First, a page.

As digital grows at a rapid pace, law-makers struggle to keep up. In the UK, Lord Levinson would have us believe in his final media ethics report, digital media is an 'ethical vacuum' beyond regulation. Despite this rather despondent outlook, there were plently of high-profile legal tussles over the past 12 months. As part of a 2012 review, Netimperative looks back at the 10 most popular marketing regulation news stories and trends of the year.
US government crackdowns on piracy met hacktivist shutdowns and consumer protests, while The Pirate Bay simply moved its servers to the cloud to evade capture.
Across Europe, a water-down EU cookie law came into force (and was initially largely ignored).
In Germany, all web users were forced to pay an €18 monthly TV license fee, while in the UK Amazon and Google came under fire for (perfectly legal) tax avoidance.
Advertisers had a tough time of it too. In Australia, a judge ruled that brands are liable for Facebook fan posts.
Meanwhile, Microsoft caused outcry for making 'Do Not Track' the default in its new IE 10 broswer, potentially driving down the value and reach of targetted ad campaigns.
Watch this space for updates on the top 10 advertising, mobile, search, social, ecommerce, multimedia, gaming and regulation news of the year- all coming this week.
Leveson report: Digital media is 'ethical vacuum' beyond regulation
In his final report on the regulation of the UK press, Lord Justice Leveson has claimed that social media and blogs are in an ‘ethical vacuum’ beyond the remit of regulation. The 2000-page final report features just a single page on digital media, despite a raft of recent cases of defendants jailed or cautioned for racist and threatening online comments. His comments mean that print media organisations are likely to have to operate under considerable new constraints, but big online publishers such as Google, Facebook and Twitter are likely to remain unaffected.
Biggest hack yet? Anonymous takes down US Govt. sites to protest Megaupload shutdown
Hacker group Anonymous struck down government and industry Web sites this week, in what they claim was their biggest operation yet. The group, known for their high-profile ‘hacktivist’ protests, targeted the US government and copyright organisations following the shutdown of the Megaupload file-sharing website. The Department of Justice (DoJ), FBI and the Motion Picture Association of America (MPAA) among others have been bombarded with internet traffic. The DoJ announced on Thursday that it had taken action to force Megaupload and related domain names offline, and had charged the firm's co-founders and others with violating piracy laws.
Internet protest wins: US puts SOPA and PIPA piracy bills on hold
The much-criticised Stop Online Piracy Act and Protect IP Act have both been officially postponed, following high-profile protests from a number of websites including Wikipedia and Google. The head of the US House Judiciary Committee, Rep. Lamar Smith, says that they have taken the critic's concerns on SOPA "seriously" and will put the legislative bill on hold "until there is wider agreement on a solution."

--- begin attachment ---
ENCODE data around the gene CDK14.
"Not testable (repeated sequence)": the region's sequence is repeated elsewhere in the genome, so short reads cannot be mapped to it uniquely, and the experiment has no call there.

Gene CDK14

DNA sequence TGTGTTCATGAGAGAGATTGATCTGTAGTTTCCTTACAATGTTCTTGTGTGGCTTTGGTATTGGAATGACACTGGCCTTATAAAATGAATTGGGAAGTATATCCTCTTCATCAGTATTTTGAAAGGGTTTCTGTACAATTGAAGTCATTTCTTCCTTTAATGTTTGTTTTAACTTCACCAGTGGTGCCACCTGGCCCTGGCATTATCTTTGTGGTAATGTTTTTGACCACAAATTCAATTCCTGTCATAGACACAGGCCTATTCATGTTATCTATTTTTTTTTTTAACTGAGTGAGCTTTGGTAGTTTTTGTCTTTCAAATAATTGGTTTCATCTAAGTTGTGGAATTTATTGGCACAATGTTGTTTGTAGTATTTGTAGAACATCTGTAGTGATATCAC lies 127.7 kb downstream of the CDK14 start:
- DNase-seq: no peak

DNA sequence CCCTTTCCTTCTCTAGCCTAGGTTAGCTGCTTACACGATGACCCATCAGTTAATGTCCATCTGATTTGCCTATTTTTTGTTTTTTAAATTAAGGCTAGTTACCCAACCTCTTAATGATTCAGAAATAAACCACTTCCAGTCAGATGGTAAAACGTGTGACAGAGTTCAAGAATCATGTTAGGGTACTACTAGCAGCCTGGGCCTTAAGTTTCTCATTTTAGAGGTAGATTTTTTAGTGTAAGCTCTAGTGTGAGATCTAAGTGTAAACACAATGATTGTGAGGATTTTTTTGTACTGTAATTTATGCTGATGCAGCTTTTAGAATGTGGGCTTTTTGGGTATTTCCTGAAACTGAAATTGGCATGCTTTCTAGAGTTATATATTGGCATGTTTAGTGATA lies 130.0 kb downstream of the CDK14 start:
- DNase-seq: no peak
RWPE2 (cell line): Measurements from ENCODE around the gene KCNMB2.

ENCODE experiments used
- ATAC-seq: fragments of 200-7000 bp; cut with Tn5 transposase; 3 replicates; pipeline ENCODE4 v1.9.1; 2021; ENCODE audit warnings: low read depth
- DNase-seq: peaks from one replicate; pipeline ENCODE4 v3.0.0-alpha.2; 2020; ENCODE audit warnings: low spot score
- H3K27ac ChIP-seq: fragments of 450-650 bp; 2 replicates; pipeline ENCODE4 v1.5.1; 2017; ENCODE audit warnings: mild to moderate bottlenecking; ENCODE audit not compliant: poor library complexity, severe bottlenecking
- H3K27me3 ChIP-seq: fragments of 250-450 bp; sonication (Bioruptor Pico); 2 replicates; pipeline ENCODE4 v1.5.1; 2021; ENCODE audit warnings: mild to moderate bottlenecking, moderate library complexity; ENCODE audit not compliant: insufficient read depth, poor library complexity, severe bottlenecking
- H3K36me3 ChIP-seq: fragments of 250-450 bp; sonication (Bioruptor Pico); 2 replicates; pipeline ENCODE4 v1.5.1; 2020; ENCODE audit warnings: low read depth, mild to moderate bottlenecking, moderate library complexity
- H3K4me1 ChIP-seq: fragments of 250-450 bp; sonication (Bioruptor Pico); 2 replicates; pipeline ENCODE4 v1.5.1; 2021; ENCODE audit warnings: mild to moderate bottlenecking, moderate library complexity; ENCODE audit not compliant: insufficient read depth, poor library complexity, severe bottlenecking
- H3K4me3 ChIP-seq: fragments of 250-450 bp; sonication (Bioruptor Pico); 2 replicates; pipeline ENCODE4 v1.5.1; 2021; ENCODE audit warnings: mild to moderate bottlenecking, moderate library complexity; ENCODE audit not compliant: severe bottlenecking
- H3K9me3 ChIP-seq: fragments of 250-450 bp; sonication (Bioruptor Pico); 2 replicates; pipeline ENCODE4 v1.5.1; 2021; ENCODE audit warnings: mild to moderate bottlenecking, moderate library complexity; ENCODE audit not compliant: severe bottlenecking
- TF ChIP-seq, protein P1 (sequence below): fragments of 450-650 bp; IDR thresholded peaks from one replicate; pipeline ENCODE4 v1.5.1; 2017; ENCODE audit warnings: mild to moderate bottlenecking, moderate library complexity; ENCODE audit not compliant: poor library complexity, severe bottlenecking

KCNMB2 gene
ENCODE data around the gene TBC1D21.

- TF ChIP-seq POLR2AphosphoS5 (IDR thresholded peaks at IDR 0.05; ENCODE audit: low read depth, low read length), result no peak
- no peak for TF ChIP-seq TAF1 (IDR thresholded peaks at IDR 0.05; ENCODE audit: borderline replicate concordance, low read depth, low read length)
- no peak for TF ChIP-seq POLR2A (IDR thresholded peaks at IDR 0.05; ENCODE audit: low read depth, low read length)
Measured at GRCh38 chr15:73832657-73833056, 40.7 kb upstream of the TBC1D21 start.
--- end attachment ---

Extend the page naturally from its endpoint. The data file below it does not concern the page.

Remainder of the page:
Watered down EU cookie law comes into force with last-minute changes
A controversial new series of online privacy rules have come into effect within the European Union's 27 member countries, requiring companies to receive consent to track individuals' actions online. In a surprise move, the Information Commissioner's Office (ICO) has changed the wording of the laws, moving from needing 'explicit consent' to 'implied consent' from website users.
The Pirate Bay moves to cloud to thwart shutdown
The Pirate Bay has moved its servers to the cloud to hinder authorities’ attempts to take it offline. The file-sharing website will now operate from cloud-hosting providers around the world. It says the move will save money and make it harder for law-enforcement agencies to shut it down.
Germany: All web users forced to pay €17.98 TV license fee
A surprise decision by the German constitutional court on digital media regulation sees people with internet-enabled PCs liable for TV licence. It's a media regulation that could travel across Europe...
Google and Amazon tax investigation - profits scrutinised
Public outcry in Britain as journalists uncover the scale of how Google and Amazon reduce taxes to boost overall profits. New funding being given to support the Google tax investigation which could impact other multinational online service providers...
Fan comments are now ads? Landmark Diageo ruling makes brands liable for Facebook fan posts
Companies with Facebook profiles will be accountable for comments made by the public on their pages, following a ruling by an advertising watchdog in Australia. Drinks brand Diageo was referred to the Advertising Standards Board (ASB) in Australia, after complaints about its Smirnoff Facebook page. The complaints related to a number of sexist, racist and obscene comments appearing on the page, along with references to under-age drinking.
Microsoft makes ‘Do Not Track’ default browser option- A threat to advertisers?
Microsoft's next version of its Internet Explorer browser will come with do-not-track already turned on, in a move that has sparked criticism from the online advertising industry. In a statement, the software giant said Internet Explorer 10 will be the "first browser to feature Do Not Track 'on' by default, giving customers more choice and control over their privacy."